how does one celebrate the
End of Summer?
how does one encapsulate the very essence
of pre-dawn july light
capture the juicy moment
of the first berries picked
in the unfurling, but delicious heat of august?
personally, i don’t know
it’s an impossible
exercise to bottle it all up,
like sand slipping from a loose hand
and so, like the ant
in the fable i set to task
the job of making tomato paste
and the most concentrated soup stock
for the coming cooler months
for meals that call for hearty stews
beyond just the benefits of gelatin
and how incredibly inexpensive it is,
this particular exercise
instead it’s one that
perfectly secures for the
times during darkness
when grace is elusive
and you’re clutching for something comforting
these bouillon cubes could save your life
or at the very least,
nourish your spirit,
coddle your soul
homemade bouillon cubes
as inspired by the musician, who cooks
like most things that i do, i don’t have exact measurements. and so, my notes:
this past summer we participated in a poultry csa. whether we roasted, grilled, stewed, whatever the chicken we kept the bones and skin. what ended up going into the pot was about 2 months worth of bones and whatever wasn’t consumed: neck bones etc. i also freeze carrot ends and celery fronds, they went in, along with a few new scrubbed carrots, with skin on.
veggie scraps are optional. i just didn’t want to waste the scraps, and i needed to clear up the freezer space.
i also threw in a handful of peppercorns, a very generous sprinkle of salt, and 2 bay leaves.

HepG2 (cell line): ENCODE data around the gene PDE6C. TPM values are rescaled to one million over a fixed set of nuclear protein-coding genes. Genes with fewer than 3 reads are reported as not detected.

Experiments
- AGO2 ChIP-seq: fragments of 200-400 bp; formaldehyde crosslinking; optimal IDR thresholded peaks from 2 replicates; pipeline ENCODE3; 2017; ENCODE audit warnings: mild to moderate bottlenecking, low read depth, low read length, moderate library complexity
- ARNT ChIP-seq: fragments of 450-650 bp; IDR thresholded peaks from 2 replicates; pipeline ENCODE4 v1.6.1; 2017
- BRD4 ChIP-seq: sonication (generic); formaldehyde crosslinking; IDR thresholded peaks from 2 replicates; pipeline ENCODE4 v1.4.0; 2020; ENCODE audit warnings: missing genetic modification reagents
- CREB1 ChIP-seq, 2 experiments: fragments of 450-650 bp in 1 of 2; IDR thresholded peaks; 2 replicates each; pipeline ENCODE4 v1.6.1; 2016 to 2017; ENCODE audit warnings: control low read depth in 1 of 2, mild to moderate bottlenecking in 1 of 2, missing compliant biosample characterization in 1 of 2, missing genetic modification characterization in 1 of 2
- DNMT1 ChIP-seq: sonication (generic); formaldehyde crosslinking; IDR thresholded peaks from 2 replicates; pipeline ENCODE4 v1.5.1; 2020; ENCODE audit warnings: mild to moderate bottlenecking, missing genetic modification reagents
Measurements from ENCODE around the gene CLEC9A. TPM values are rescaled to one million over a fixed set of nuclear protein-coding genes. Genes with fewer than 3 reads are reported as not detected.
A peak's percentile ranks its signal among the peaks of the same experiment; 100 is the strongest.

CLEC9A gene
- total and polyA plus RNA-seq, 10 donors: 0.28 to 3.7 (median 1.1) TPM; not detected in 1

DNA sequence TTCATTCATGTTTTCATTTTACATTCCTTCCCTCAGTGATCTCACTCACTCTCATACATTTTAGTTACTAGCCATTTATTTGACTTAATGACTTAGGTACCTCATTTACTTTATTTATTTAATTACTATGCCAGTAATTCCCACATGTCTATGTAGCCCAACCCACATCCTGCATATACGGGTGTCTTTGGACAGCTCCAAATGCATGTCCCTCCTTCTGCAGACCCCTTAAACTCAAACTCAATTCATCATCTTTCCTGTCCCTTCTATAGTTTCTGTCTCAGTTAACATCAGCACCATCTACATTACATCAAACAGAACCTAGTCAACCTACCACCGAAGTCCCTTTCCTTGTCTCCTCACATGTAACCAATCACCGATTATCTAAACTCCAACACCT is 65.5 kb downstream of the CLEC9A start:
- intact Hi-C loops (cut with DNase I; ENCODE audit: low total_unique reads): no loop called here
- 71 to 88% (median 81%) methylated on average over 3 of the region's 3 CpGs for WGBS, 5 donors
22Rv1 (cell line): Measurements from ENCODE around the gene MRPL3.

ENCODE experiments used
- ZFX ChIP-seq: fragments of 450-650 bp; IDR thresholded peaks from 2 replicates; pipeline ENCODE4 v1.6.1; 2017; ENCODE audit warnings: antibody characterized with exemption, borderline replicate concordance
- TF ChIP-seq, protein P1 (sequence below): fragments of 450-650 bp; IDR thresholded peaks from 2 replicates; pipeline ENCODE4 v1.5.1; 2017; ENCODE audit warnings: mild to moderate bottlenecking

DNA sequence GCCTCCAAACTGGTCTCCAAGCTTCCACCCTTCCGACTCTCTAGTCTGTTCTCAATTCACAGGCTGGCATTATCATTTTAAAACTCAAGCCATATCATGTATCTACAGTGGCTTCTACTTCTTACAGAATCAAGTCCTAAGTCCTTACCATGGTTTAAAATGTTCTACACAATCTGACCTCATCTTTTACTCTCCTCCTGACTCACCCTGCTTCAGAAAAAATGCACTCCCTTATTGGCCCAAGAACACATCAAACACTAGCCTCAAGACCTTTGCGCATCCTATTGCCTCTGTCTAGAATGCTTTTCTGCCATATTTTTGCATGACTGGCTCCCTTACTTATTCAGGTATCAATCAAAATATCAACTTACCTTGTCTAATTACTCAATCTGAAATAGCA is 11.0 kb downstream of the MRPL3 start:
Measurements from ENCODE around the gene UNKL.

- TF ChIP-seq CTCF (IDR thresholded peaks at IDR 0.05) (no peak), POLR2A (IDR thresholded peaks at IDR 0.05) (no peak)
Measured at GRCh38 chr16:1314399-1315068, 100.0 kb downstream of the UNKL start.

fill up the pot with cold water. bring to a brisk boil, lower temp and forget about the thing for about 10 hours, or until the stock has reduced significantly, at your discretion. it really came down to what time of night it was, how much energy i had to strain it etc.
fish out the bones and vegs. discard. strain liquid through cheesecloth (we used a dw’s old, but very clean cotton tshirt) in fine mesh sieve into a smaller pot. at this point, you can continue to reduce the liquid down some more. i did. in the original recipe post i read the liquid was reduced down to about 1 1/2 cups. that would’ve been nice but i was getting dang tired of the thing.
when it reached, i would say about, 10 cups of stock left in the pot, i brought it to fast boil. i added in about 3oz of agaragar to the pot, stirring to ensure it’s all thoroughly incorporated into the liquid. (it’s important that the liquid is hot in order to activate the agaragar. trust me) in lieu of agaragar, flavorless gelatin can be used, 1:1 ratio. i also want to add, next time around i’d probably add in 4oz instead. while the end result still firmed up just fine, 4oz would’ve made for easier handling.
pour liquid into a big casserole dish, in our case, the biggest one we had. allow to cool to room temp and then fridge it. due to the natural collagen imparted from the chicken bones in the stock, along with the agaragar, the liquid will gel-ify. when it’s thoroughly cold cut into cubes, lay out on wax or parchment paper on a cookie sheet and freeze. when fully frozen, put into freezer bags. keep in freezer and use as needed.
i’d say about 1 cube for 1/2 – 1 cup of water, it’s at your discretion. it’s your kitchen. i realize that this isn’t much of a recipe, it’s more of a guideline of what i did, the amount of time and energy i had and the results may vary from kitchen to kitchen. but the moral of the story is: homemade stock is good, having it on hand is great, but if you have just a normal sized freezer, the real estate space is limited and reducing it down into cubes into ONE gallon sized freezer bag instead of 5 16oz containers is a win in my book.
other buoillon cube makers:
nourished kitchen – homemade bouillon: portable soup
just cook it – stock cube
101 cookbooks – homemade vegetable bouillon paste
al’s kitchen – homemade vegetable cubes